Material Interfaces

This project integrates remote sensing  into building materials and propose a new form of user interface (UI). Project developed by Jorge Cruz and Anthony Samaha, NJIT ’16 with supervision by Andrzej Zarzycki, NJIT. Top image shows transparent PCBs by Anthony Samaha.

For the in-depth discussion on these projects see: Embedded Building Components: Prototyping with Emerging Technologies paper published/presented at eCAADe 2017 Conference. It can be accessed via CuminCAD and ResearchGate portal.

The introduction of capacitive sensing into construction assemblies allows for greater integration of building materiality and enhanced user interaction without making technology visually explicit or dominant. It extends the user interface (UI) qualities present in everyday objects into the building itself and opens new possibilities for architecture and the ways users interact with it. This presents an important aspect of new embedded architectural systems, with potential for designers to use various building materials and assemblies not only for sensing and actuation but also as controls and UI. Since these controls can be seamlessly integrated into the materiality of architecture, they can function in less explicit ways and on an as-needed basis, leading to further virtualization of materiality in architecture. The design benefits of using capacitive sensing in building assemblies come from the ability to integrate sensor pads within the base material: hiding electrodes and allowing finish materials to maintain their uninterrupted visual presence as well as protecting sensors and electrodes from the impact of an outside environment. The depth of encapsulation and the effect on capacitance can be controlled by the size of the capacitive surface.

Distributed sensor and actuator systems provide an opportunity for data collection that can be used for building management, performance analysis, and real-time interconnection with other devices and appliances. Many of the sensors that are deployed in monitoring buildings and tracking users could also function as a form of user interface (UI). This dual approach not only allows for buildings to respond to human activities but also provides opportunities for users to interact with them intentionally.

An integration of capacitive sensing into ceramic tiles. Physical prototype developed by Jorge Cruz, NJIT’16

The Hidden Touch Interface project (video below) looked into an integration of capacitive sensors into various building materials, both as an explicit interactive element and as a hidden functionality. Philosophically, the project was looking at both conscious and unconscious computer-human interaction, and ways both could be used and interconnect. Touch is a type of interaction that can be intentional (conscious) as well as unintentional (unconscious).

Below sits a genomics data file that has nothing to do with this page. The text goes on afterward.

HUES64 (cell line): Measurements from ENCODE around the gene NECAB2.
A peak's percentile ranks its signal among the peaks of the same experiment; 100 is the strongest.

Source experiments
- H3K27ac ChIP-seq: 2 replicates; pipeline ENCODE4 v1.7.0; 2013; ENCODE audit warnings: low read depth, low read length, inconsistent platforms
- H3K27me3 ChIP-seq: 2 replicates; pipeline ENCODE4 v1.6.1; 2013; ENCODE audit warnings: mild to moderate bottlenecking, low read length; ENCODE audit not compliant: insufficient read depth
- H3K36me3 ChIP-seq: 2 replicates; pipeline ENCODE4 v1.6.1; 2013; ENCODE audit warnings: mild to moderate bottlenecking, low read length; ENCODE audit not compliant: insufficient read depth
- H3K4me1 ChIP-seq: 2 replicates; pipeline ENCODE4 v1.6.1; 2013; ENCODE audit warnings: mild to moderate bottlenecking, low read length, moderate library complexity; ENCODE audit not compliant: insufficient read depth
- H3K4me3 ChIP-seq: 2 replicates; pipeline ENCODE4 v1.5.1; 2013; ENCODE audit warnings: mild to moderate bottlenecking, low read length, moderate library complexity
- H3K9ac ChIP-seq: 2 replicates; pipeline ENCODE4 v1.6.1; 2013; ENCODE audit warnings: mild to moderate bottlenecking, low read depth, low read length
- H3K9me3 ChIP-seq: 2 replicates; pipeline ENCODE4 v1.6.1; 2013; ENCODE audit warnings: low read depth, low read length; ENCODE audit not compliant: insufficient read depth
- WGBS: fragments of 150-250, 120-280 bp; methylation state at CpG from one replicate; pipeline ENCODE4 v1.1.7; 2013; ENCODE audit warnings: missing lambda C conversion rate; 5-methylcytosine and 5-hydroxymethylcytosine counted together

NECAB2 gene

The Hidden Touch Interface prototype utilized an MPR121 capacitive sensor controller module driven by an I2C interface on ESP8266 (below). The chip can control multiple individual electrodes. Electrodes and connecting wires have a certain amount of inherent capacitance that is balanced against user-induced

Components used for capacitive material interface.

The convenient part of this system is that electrodes can be (1) nonmetallic as long as they are
electrically conductive, (2) connected with only a single wire, (3) concealed under any nonmetallic materials, (4) used to detect objects centimeters away, and (5) inexpensive. This allowed the Hidden Touch Interface project to test a wide range of building materials, from wood and ceramic/stone tiles to acrylic, glass, and mirror (below). Depending on the types of resistors used, direct touch or just proximity could be implemented in both on-surface and under-the-surface arrangements.

Testing various materials as the capacitive interface. Prototypes by Anthony Samaha and Jorge Cruz, NJIT

Capacitive sensors can be made from variety of different media, such as copper, aluminum, indium tin oxide (ITO), or printed conductive inks. Metallic capacitive sensors can be implemented on surfaces of solid and flexible materials, extending the range of possible design applications. Capacitive sensing works effectively through various nonconductive materials, even relatively thick ones, that do not ground the charge present when an object or a person interacts with sensor pads. ITO-based electrode pads allow the capacitive sensor to be up to 90% transparent, providing yet another important design opportunity. This approach is commonly implemented in touch screens. However, the same technology could be integrated into building assemblies using ITO-coated glass and films to provide extended sensing opportunities as well as using electrically conductive properties of ITO to support various actuation needs. A common example could be combining capacitive-sensing UI with digital displays or illumination. Integration of multiple functionalities into a conductive capacitive surface would require a careful study of the electrode sizes and spacing to maintain the optimal sensor performance. Since indium is a rare metal, which most likely would prevent its large-scale application in the building industry, there is a line of research that looks at replacing it with other materials while maintaining conductive properties .